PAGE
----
Workers convert a suite to a coaches' box.
What his team used, ultimately, was the Cubs’ dugout. Surrounding structures were dismantled, foam and scaffolding filled the remaining sunken area and sod was laid on top to provide an end zone along with a buffer for the players to run safely out the back.
The conversion challenges were not limited to field fit. Crews pulled up the entire baseball playing surface and replaced it with a new grass football surface. Two suites, selected for their location and angle to the field, were transformed into coaches’ boxes with sliding glass windows and heat. Nets built to restrain foul balls were adapted to catch field goals. Spatafora said there were carpenters, laborers, electricians, plumbers and other trades, many doing work a little outside their comfort zone.
“It was a great experience to be able to put, 'installing goal posts in Wrigley Field’ on your resume,” he said.
“Once the lines and the field markers and the logos and stuff were out there, we'd stand at the 50-yard line with the guys that we worked alongside with to really take it all in, before the fans were there,” Spatafora said. “That was a really great moment that we were able to kind of share together. No one but that group can really say that.”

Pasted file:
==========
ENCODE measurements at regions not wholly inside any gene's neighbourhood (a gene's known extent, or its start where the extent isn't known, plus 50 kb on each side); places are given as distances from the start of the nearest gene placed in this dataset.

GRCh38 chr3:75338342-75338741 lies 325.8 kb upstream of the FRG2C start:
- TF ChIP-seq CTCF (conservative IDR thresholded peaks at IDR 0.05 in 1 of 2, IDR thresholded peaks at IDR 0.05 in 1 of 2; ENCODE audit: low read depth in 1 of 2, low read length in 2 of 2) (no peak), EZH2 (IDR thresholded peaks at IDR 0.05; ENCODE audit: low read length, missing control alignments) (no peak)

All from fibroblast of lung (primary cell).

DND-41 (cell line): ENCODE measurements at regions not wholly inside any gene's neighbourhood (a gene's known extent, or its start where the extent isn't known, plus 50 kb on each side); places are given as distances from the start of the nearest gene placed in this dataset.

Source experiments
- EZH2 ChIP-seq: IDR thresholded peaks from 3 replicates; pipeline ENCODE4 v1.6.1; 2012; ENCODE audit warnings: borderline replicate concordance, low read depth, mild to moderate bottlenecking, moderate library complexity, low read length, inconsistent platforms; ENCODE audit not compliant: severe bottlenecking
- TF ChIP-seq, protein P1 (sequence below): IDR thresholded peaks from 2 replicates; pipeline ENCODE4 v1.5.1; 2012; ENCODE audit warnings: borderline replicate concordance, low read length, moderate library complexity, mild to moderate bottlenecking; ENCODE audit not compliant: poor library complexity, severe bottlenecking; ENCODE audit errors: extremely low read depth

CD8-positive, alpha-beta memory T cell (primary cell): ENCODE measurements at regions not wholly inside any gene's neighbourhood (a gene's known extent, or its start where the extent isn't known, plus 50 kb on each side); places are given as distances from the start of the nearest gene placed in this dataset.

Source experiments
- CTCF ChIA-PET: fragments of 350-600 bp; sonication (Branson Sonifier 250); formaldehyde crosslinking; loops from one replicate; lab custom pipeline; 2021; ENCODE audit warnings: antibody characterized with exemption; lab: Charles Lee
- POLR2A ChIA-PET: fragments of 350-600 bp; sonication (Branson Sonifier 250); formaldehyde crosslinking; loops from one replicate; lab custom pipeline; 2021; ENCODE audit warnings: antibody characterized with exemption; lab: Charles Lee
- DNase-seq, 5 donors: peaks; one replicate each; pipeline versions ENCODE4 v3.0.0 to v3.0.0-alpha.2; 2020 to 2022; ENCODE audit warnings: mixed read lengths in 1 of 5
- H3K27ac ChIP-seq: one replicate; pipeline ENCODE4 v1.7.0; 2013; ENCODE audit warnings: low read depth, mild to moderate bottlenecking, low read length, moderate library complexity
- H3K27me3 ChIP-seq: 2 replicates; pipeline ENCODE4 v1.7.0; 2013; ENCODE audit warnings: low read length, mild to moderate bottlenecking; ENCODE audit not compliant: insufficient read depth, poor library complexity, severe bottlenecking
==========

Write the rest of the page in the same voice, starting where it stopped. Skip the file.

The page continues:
Overall, the conversion took about four months. More than 31,000 fans shared the results of their efforts on a sunny, seasonal afternoon in November. Within a couple of months, Wrigley Field was converted back to a baseball park, ready to survive what was left of the winter on the shores of Lake Michigan. Spatafora and his team, meanwhile, came away with lessons they can apply the next time they are asked to make the magic happen.
“Over the past six weeks or so, we've really looked at how can we improve?” he said. “How can we compartmentalize things? What can we change? What can we change operationally? What for next time is going to make this process go quicker? We hope that we can … really make the process seamless so it's just, ‘Hey, we're converting into a football field,’ and it kind of just goes, there's no figuring it out, everything's kind of pre-made.”